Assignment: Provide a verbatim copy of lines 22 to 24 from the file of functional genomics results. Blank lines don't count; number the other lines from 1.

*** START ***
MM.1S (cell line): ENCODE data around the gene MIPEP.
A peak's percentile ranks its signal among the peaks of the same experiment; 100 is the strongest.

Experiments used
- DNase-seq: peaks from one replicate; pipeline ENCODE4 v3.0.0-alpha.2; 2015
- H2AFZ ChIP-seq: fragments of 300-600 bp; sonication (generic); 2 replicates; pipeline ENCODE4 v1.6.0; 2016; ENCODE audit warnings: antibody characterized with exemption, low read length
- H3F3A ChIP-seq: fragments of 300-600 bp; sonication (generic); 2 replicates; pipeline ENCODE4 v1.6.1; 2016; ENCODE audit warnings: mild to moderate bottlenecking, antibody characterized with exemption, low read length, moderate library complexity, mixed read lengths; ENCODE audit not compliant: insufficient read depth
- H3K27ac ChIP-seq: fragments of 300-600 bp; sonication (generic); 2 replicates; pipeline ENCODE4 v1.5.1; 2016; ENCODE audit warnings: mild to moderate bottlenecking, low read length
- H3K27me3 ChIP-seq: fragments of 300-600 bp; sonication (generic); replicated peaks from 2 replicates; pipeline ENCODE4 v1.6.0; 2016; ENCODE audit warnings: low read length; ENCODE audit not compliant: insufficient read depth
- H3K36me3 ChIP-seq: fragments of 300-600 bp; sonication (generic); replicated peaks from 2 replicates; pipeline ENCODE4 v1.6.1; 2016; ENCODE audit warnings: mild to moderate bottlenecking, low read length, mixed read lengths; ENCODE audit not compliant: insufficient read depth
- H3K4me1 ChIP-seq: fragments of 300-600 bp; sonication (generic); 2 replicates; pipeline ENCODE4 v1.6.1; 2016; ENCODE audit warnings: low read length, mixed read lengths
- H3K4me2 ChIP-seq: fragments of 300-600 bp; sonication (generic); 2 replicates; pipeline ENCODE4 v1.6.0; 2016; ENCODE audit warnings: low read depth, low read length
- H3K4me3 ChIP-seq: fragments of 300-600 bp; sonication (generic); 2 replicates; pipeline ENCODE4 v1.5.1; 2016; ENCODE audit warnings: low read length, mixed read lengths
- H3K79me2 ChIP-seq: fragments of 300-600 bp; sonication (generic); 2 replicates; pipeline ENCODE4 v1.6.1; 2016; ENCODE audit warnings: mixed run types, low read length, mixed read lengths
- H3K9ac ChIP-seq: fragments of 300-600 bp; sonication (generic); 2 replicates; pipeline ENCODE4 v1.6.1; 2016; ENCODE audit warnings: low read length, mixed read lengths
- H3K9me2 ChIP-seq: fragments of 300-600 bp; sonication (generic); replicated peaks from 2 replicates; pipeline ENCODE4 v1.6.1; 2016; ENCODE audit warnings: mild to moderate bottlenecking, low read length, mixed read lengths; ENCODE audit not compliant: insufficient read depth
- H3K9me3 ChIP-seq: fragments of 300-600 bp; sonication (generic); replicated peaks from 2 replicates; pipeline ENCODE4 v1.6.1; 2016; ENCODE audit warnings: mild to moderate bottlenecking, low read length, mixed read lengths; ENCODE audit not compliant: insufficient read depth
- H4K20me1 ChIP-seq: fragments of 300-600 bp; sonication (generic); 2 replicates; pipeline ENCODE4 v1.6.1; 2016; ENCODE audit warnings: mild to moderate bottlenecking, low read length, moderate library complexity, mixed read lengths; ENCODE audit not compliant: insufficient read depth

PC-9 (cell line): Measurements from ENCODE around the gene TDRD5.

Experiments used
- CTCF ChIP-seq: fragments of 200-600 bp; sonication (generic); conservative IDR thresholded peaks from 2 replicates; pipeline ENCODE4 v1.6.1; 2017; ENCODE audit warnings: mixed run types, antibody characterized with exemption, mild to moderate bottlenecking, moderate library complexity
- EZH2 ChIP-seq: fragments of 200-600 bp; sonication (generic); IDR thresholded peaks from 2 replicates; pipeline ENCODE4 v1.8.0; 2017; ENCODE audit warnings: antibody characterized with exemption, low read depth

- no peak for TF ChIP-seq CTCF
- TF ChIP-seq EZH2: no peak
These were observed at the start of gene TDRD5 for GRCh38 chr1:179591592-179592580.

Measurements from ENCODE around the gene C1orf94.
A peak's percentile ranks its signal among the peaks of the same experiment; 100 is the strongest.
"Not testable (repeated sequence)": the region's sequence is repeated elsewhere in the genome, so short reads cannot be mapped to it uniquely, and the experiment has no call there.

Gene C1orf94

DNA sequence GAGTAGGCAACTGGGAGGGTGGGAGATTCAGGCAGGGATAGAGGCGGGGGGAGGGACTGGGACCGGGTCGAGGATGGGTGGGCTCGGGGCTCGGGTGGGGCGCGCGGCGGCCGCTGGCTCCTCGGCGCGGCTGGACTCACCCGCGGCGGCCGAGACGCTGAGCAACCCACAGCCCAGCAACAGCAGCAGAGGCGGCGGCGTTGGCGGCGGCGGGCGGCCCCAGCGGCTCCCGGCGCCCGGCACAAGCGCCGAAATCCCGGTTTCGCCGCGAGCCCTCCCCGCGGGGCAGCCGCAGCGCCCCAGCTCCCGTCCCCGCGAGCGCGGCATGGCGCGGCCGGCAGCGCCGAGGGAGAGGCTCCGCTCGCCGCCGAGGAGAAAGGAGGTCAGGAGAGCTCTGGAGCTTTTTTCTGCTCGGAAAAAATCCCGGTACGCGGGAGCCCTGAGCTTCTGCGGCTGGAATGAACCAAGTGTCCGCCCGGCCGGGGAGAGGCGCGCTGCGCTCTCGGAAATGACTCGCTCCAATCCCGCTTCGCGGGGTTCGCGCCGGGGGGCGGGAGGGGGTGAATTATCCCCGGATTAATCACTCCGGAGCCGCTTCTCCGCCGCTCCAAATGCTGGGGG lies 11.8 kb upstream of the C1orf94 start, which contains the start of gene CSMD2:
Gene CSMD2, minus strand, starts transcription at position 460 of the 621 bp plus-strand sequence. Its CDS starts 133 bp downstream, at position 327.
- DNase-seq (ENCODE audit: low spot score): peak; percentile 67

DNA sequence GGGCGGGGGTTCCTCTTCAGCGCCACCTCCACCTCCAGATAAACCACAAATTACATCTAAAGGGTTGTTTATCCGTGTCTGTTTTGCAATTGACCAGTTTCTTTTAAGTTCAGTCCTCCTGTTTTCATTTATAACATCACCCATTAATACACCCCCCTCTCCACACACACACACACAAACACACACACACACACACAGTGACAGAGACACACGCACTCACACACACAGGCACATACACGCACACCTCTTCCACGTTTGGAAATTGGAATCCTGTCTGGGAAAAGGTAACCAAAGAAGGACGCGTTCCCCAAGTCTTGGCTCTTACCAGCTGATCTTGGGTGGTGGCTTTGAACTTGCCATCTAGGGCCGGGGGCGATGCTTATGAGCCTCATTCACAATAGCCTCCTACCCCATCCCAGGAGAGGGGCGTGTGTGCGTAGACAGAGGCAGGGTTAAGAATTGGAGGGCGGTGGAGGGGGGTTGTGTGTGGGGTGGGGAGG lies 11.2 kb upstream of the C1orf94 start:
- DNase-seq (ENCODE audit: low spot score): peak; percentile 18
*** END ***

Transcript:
- no peak for TF ChIP-seq CTCF
- TF ChIP-seq EZH2: no peak
These were observed at the start of gene TDRD5 for GRCh38 chr1:179591592-179592580.